Saturday, May 07, 2005

George is Right: Stottelmyre's Done Nothing

One huge mystery for me is why George hasn't fired Mel Stottelmyre yet. What has the guy done? As Mets pitching coach, he may have ruined Doc Gooden's career (see "The Bad Guys Won!" about the '86 team and how Mel tinkered with Gooden too much), and as Yankee pitching coach, hasn't done a whole lot.

It's usually difficult to judge pitching coaches. After all, if you have great pitchers, anyone can coach them. And conversely, the greatest pitching coach can only do so much with a crappy set of arms.

One test is usually to see a difference in a pitcher's performance under one pitching coach as opposed to someone else. With that in mind, I think Leo Mazzone and Dave Duncan are two of the best in the game today. Mazzone has brought out the best of perennial scrubs like John Burkett and Jaret Wright, while Duncan has turned retreads like Chris Carpenter and Jeff Suppan into pretty solid pitchers. And both teams have usually had well-stocked bullpens, often with no-names who do pretty well, like Atlanta's Chris Reitsma and the Cards' Julian Tavarez. And in Oakland, Duncan took a couple of mediocre pitchers and turned them into superstars - Dennis Eckersley and Dave Stewart (not to mention Bob Welch).

Other great coaches include Orel Hersheiser in Texas, who got the most out of guys like Ryan Drese in last year's improbable run. Ray Miller turned around the O's pitching staff when he took over in middle of last year, and may be able to get that team back into contention (Erik Bedard had 12 Ks the other night).

But can you name me one pitcher in recent vintage who has done better as a Yankee than when he was elsewhere? Mussina's tailed off quite a bit since leaving Baltimore, Clemens, Pettitte, and Lieber haven't skipped a beat since leaving NY, and even David Cone followed up his horrible '00 with a decent year in Boston.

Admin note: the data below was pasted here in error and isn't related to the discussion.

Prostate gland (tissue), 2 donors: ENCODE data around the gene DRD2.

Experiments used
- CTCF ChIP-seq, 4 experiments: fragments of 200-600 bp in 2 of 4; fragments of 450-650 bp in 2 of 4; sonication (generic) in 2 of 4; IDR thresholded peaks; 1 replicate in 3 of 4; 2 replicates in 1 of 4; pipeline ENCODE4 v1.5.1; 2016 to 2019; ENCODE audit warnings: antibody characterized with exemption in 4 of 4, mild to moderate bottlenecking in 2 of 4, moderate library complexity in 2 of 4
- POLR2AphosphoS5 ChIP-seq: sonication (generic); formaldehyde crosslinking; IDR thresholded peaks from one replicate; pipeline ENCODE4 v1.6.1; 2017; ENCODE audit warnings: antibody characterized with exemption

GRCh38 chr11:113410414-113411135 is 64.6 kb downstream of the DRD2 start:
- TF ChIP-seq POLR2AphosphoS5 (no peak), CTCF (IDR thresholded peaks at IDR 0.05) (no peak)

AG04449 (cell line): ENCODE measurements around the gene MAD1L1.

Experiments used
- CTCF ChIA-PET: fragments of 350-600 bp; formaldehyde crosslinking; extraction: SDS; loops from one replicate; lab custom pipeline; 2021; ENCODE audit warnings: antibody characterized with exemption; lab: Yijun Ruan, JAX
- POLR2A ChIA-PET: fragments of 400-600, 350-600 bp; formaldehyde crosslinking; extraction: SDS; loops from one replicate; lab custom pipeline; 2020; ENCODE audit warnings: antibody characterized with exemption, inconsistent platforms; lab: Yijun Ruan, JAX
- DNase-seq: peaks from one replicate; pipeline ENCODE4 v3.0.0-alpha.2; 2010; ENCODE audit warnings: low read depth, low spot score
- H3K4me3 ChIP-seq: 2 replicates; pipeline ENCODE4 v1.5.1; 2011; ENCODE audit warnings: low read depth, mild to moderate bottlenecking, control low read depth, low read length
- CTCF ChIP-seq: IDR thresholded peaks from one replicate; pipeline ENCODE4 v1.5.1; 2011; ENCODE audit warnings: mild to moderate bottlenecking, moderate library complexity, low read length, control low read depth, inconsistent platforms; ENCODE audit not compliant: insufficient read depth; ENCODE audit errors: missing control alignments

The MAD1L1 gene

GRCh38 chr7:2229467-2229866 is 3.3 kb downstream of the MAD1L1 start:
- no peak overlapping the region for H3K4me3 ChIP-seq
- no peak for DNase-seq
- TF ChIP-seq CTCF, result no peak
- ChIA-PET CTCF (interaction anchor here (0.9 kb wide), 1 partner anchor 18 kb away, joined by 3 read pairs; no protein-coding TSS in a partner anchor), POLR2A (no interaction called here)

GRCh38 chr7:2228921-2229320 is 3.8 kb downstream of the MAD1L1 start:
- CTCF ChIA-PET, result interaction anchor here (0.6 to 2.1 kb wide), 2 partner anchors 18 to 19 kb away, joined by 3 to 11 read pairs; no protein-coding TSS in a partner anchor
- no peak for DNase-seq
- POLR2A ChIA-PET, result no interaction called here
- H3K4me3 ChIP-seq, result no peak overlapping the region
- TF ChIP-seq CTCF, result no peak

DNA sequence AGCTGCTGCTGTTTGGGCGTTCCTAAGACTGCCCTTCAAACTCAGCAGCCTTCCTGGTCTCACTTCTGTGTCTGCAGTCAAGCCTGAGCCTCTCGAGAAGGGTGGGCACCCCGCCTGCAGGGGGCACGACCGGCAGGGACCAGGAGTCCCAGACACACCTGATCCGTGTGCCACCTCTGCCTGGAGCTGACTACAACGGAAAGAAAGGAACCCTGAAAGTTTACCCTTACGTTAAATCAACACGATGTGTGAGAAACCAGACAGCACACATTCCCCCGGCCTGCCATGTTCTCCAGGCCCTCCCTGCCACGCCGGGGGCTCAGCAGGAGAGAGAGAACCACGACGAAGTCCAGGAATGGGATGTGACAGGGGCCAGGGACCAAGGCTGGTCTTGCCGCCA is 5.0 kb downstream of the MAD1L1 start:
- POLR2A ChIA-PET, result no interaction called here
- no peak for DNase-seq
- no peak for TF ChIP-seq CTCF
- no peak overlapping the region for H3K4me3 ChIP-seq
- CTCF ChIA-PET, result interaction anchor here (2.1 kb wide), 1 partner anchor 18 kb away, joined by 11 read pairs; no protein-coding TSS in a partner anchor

Back in '96, everyone made a big deal about how Mel rejuvinated Doc Gooden's career. Big deal. He had a few decent starts, threw a no-hitter, but was so tired by the end of they year he wasn't even on the playoff roster.

Can you credit Stottelmyre with teaching Rivera the cut fastball? Nope. In an interview with the Sporting News, Mo said, "That pitch I call my "bless pitch" because it just happened. It just came out of nowhere. I was throwing the ball with Ramiro Mendoza, and the ball was moving. I never threw it in a game. 1 was a four-seam fastball pitcher; that's all I did in '95 and '96. In '97, the hall started doing a dance, moving and moving. One day, I thought I'd put it in practice; let's see what happens. And since that day, the ball was moving like crazy--going into the lefties and away from the righties. The rotation was like my fastball rotation, so they couldn't pick up the speed. They thought it was a fastball, but when they were swinging, the ball was in on their hands. Now, I just throw it anytime. Now I've mastered it."

One day, we'll look back at the best pitching coaches of this era and talk about Leo Mazzone, Dave Duncan, maybe even Ray Miller. But Mel Stottelmyre doesn't deserve even a footnote in that conversation.

1 comment:

David said...

Another one-sided post. I like Mazzone too but its funny how you fail to mention Jason Schmidt and Jason Marquis - both pitchers who did leaps and bounds better after leaving Leo. Things aren't as black and white as you seem to think they are.